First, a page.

Ours is not the first attempt to map research needs concerning administrative justice, and this paper may be placed in the context of previous work done. This section of the paper therefore describes the Nuffield Law in the Real World Inquiry in 2006 and the Research Agenda published by the Administrative Justice and Tribunals Council (AJTC) in 2013.
1.2 The road travelled so far
Our consultation paper looks at the empirical research in administrative justice that has been done in recent years. This overview gives an indication of the range and diversity of research in the field and helps to identify some of the challenges that we consider later in the paper. It includes research on system design, ombuds, users’ perspectives, access to legal aid and advice, initial decision-making, online justice, and feedback and learning.
Empirical research is ‘the study through direct methods of the operation and impact of law and legal processes in society, with a particular emphasis on non-criminal law and processes.’ Law in the Real World
Among the conclusions we reach about the road travelled so far are:
- Comparative studies within the UK, including research into the devolved tribunals operating in Scotland and Wales, are growing in importance as practice across the different UK jurisdictions diverges.
- Dispute system design is emerging as an area of research focus that underpins comparative analysis across approaches and systems.
- In order to design effective systems of redress, it is important to understand initial decision-making and administrative/internal review.
- Research tends to concentrate on the very small percentage of the population that makes use of tribunals, complaints procedures, judicial review and ombuds, and not on the vast majority of those who do not challenge decisions when they may gain by doing so.
- Legal needs surveys are costly and time consuming and have to be carried out regularly to understand change over time.
- On digitalisation, research has been relatively scarce, especially considering the significant impact of the reform programme.
- Collection of, and access to, data on the different forms of dispute resolution furthers understanding and enables comparisons to be made. There is increasing recognition, however, that lack of consistent data hampers comparisons and evaluation.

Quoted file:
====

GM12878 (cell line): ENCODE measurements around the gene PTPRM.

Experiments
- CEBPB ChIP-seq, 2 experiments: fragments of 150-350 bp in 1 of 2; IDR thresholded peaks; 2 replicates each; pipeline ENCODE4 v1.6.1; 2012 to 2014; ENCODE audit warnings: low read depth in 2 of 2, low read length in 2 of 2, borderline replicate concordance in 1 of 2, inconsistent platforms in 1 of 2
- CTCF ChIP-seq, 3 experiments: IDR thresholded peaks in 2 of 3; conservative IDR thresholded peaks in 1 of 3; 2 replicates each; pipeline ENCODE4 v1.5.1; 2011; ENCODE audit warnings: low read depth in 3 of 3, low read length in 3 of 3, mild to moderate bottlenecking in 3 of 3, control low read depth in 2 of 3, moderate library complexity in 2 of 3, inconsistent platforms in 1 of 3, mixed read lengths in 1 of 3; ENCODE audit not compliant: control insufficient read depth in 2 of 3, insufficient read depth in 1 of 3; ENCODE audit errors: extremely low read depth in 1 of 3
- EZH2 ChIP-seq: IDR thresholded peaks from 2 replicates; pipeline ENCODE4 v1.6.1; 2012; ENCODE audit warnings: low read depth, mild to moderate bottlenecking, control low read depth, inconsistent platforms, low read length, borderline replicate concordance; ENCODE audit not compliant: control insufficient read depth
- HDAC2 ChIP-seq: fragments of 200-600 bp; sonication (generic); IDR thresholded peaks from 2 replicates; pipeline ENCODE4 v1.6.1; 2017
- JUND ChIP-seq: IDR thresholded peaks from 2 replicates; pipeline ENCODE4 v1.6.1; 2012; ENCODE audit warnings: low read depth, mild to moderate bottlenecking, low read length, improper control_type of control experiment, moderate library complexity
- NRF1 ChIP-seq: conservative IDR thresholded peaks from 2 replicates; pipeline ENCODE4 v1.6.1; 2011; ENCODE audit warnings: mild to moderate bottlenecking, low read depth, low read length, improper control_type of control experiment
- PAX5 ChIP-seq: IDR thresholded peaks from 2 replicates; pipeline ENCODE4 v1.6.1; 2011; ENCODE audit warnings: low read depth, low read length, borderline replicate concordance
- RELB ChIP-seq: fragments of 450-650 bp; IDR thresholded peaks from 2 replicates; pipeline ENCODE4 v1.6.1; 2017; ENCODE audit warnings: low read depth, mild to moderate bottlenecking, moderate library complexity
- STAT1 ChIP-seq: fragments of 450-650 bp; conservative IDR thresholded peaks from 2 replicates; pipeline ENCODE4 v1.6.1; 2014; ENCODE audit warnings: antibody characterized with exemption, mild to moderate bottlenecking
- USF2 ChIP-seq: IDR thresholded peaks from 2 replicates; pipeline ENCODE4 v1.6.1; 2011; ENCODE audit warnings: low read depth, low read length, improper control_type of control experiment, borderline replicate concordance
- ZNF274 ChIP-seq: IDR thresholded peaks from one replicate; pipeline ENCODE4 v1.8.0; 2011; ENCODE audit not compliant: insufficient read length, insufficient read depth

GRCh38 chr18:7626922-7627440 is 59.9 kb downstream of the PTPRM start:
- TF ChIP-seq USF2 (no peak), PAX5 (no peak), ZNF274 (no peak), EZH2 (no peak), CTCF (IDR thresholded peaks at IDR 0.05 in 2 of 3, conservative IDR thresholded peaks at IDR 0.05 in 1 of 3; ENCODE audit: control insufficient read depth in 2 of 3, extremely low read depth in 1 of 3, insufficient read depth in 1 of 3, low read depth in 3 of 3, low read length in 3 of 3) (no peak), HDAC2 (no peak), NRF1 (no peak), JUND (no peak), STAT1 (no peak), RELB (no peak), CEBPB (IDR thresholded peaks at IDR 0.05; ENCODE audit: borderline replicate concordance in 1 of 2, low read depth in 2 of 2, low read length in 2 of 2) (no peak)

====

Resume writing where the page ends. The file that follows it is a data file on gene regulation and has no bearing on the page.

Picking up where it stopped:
- Empirical research on ombuds shows particular interest in the diverse range of practices and standards among ombuds and complaint-handling schemes.
- In relation to tribunals, the government’s commitment to scope, develop and implement clear, evidence-based funding and fee models for tribunals has not been realised.
- Learning from mistakes, and using that learning to improve initial decision-making, has been a key concern of oversight bodies, yet research on this has been scarce.
Section 2 – Where we are now
2.1 The changing context
Events in 2017, not least the wide-ranging implications of Brexit, highlight the fast-changing context within which administrative justice issues arise. In this section of the consultation paper we summarise what we see as the primary contextual factors that impinge on research priorities and planning, including austerity, devolution, privatisation, and court and tribunal reform. We also consider the lack of an oversight body to influence the use of research evidence in the development of administrative justice.
The current programme of court reform raises significant research needs and opportunities, including those around the user experience, digitalisation and online dispute resolution (ODR). Our work with stakeholders illustrates that those involved in the reform programme recognise the value of robust, empirically based research to help inform the process of reform and to test its effectiveness.